# Double integral over the area of a square

by chrisy2012
Tags: double, integral, square
 P: 17 1. The problem statement, all variables and given/known data Find the area of a square with each side measuring 1 using double integral and change of euclidean coordinates to polar coordinate. 2. Relevant equations x=rcosθ y=rsin0 dA=dxdy=rdrdθ 3. The attempt at a solution int(int(rdr)dθ)
 PF Gold P: 836 Is that the entire question? Have you been given a graph? Without knowing the coordinates of at least one corner of the square, you can't determine its limits, hence you can't evaluate the area. Unless, the answer is to be given in terms of r and θ?
HW Helper
Thanks
P: 26,148
hi chrisy2012!

(have an integral: ∫ )
 Quote by chrisy2012 int(int(rdr)dθ)
yup! … but what are the limits?

(sharks, we can choose the origin wherever we like )

 Math Emeritus Sci Advisor Thanks PF Gold P: 39,569 Double integral over the area of a square A "square" does not automatically have a coordinate system associated with it. So you have to be given the coordinates for at least some of the corners of the square. For example, if one corner is at (0, 0) and another at (a, 0), then the other two are at (a, a) and (0, a). But you are still not going to have a smooth formula in polar coordinates. The line x= a becomes $rcos(\theta)= a$ or $r= a sec(\theta)$. Of course, $\theta= 0$ along the line y= 0 and $\theta= \pi/2$ at (a, a) so the first integral would be $$\int_{\theta= 0}^{\theta/4}\int_{r= 0}^{asec(\theta)} f(r,\theta)rdrd\theta$$. The second half would along the top line, y= a so $r sin(\theta)= a$ or $r= a csc(\theta)$ and that extends from $\theta= \pi/4$ to $3\pi/4$. Or you could choose a coordinate system so that the origin is at the center of the square. That might simplify the values but now, because you have to pass include all four corners so you will need four separate integrals.
PF Gold
P: 836
 Quote by HallsofIvy A "square" does not automatically have a coordinate system associated with it. So you have to be given the coordinates for at least some of the corners of the square. For example, if one corner is at (0, 0) and another at (a, 0), then the other two are at (a, a) and (0, a). But you are still not going to have a smooth formula in polar coordinates. The line x= a becomes $rcos(\theta)= a$ or $r= a sec(\theta)$. Of course, $\theta= 0$ along the line y= 0 and $\theta= \pi/2$ at (a, a) so the first integral would be $$\int_{\theta= 0}^{\theta/4}\int_{r= 0}^{asec(\theta)} f(r,\theta)rdrd\theta$$. The second half would along the top line, y= a so $r sin(\theta)= a$ or $r= a csc(\theta)$ and that extends from $\theta= \pi/4$ to $3\pi/4$. Or you could choose a coordinate system so that the origin is at the center of the square. That might simplify the values but now, because you have to pass include all four corners so you will need four separate integrals.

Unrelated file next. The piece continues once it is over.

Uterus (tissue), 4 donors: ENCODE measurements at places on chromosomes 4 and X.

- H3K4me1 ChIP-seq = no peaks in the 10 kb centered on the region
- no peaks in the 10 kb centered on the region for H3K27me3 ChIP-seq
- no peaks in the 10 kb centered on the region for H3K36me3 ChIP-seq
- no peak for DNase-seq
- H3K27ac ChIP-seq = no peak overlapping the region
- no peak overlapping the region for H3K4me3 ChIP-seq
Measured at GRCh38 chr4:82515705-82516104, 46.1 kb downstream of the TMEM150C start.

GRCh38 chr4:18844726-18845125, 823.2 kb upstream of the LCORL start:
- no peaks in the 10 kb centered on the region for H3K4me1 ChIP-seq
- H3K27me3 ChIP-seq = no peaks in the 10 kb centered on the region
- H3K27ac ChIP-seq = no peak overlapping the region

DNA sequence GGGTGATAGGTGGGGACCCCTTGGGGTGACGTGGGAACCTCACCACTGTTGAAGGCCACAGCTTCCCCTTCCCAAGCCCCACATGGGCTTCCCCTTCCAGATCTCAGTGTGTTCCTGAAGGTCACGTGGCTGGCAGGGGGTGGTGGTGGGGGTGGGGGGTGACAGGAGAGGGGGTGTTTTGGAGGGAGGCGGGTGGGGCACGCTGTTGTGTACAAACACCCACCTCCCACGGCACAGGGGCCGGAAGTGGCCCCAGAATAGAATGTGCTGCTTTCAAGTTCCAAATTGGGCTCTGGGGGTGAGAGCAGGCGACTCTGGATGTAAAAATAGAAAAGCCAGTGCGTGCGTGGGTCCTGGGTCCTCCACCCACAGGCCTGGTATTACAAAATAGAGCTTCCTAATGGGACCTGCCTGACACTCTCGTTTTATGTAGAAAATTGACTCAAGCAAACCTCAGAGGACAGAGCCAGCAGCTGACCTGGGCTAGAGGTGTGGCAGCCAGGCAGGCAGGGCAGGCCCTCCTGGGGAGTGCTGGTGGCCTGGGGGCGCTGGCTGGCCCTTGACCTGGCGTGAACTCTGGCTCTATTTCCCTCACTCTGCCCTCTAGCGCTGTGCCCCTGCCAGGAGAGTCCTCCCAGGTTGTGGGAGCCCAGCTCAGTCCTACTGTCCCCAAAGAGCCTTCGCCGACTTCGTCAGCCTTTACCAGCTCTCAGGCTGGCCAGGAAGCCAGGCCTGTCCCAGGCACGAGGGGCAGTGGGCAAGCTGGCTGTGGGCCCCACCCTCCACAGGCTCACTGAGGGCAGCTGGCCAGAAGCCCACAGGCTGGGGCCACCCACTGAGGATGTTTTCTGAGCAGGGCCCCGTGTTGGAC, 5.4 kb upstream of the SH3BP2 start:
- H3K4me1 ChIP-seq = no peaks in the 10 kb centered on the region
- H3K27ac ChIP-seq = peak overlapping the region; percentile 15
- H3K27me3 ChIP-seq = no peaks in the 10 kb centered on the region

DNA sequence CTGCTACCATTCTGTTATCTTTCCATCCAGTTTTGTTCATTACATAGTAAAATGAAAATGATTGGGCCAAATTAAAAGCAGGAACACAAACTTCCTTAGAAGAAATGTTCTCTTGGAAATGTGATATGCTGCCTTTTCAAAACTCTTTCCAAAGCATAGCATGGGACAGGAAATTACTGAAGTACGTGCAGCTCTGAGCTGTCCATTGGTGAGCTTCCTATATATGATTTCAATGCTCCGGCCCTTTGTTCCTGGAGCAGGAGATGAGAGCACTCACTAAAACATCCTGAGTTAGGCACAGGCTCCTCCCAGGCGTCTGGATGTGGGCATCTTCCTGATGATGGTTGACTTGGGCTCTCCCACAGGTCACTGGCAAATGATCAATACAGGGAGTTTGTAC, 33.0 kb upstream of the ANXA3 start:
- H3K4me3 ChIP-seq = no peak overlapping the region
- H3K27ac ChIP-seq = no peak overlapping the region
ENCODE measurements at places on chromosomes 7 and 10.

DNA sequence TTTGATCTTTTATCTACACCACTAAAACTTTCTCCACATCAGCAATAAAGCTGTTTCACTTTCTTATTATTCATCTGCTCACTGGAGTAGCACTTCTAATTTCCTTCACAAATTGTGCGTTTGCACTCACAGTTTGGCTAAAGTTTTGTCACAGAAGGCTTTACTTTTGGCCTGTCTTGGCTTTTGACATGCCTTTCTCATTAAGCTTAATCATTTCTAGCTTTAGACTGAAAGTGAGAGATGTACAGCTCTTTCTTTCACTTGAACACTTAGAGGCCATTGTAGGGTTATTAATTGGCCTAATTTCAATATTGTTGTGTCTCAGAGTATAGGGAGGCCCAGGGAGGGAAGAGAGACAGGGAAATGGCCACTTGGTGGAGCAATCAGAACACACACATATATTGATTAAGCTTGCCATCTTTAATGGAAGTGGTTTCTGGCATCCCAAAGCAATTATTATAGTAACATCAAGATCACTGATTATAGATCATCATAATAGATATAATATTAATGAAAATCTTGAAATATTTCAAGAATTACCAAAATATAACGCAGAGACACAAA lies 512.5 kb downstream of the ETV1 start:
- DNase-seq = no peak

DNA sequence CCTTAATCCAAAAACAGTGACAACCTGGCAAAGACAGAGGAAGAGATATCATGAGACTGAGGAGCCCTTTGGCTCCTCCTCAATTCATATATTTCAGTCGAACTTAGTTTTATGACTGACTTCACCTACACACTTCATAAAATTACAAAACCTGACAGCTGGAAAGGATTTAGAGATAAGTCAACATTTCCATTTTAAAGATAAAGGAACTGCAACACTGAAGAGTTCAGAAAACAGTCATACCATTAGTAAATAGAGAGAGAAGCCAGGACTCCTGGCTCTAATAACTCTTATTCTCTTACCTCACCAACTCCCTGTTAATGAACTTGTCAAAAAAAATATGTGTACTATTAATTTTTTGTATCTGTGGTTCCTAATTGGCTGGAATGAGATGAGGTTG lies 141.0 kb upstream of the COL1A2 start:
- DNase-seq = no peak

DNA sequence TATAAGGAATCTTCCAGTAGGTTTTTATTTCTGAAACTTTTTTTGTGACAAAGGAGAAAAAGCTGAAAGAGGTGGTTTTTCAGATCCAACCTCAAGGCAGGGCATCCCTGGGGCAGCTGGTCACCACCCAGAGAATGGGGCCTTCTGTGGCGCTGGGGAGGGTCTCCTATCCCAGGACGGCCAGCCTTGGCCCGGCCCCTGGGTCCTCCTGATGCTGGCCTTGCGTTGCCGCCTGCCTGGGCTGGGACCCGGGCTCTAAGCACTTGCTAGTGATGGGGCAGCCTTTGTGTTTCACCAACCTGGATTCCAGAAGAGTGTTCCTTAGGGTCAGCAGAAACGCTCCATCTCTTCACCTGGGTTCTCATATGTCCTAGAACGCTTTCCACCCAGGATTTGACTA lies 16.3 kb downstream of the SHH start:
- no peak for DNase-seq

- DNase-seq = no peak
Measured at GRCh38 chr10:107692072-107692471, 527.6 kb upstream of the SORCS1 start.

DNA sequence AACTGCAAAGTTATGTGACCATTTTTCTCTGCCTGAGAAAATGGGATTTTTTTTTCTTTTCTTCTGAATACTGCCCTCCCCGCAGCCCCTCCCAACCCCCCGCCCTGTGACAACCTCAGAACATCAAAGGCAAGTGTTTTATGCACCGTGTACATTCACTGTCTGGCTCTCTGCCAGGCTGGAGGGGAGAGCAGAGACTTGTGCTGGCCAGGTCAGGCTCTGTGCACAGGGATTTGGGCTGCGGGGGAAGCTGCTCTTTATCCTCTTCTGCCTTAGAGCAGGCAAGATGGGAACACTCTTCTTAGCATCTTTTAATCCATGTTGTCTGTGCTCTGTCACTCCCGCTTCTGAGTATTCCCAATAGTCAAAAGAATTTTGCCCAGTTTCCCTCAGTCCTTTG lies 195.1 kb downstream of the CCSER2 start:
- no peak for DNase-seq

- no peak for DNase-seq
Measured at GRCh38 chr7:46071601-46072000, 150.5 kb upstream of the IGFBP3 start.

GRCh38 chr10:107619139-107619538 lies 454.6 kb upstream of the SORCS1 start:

I didn't realise that we required the sum of 2 double integrals for a square expressed in terms of polar coordinates.

Suppose the square has the following Euclidean coordinates: (0,0), (1,0), (1,1) and (0,1). I've attached the graph to this post.

The area of the square in terms of Euclidean coordinates is the double integral:
$$\int^{y=1}_{y=0} \int^{x=1}_{x=0} dxdy$$
Originally, i thought of converting the limits and dxdy directly into their respective polar forms, but i realise now that it would have been wrong.
 Quote by HallsofIvy The second half would along the top line, y= a so $r sin(\theta)= a$ or $r= a csc(\theta)$ and that extends from $\theta= \pi/4$ to $3\pi/4$.
I think that's wrong. For the second half, $\theta$ varies from $\frac{\pi}{4}$ to $\frac{\pi}{2}$.

Also, instead of calculating the double integral for the second half and then adding to the double integral for the first half, why not simply write the total area like this:
$$2\int_{\theta= 0}^{\theta=\frac{\pi}{4}}\int_{r= 0}^{r=asec(\theta)} f(r,\theta)\,.rdrd\theta$$
Attached Thumbnails

 Mentor P: 41,144 Please remember that this is a schoolwork questsion, and the OP has shown zero effort so far. We should not be doing his homework for him...
 P: 17 Thanks for the reply guys, I asked the TA today and she says you have to divide it up in to two identical triangles. so the answer would be ∫ 0 to ∏/4 of ( ∫ 0 to secθ (rdr))dθ which would equal to 1/2. But since there are two of the triangles the area would equate to 1. So it all works out :)

 Related Discussions Calculus & Beyond Homework 6 Calculus & Beyond Homework 4 Calculus & Beyond Homework 5 Calculus 3 Calculus 36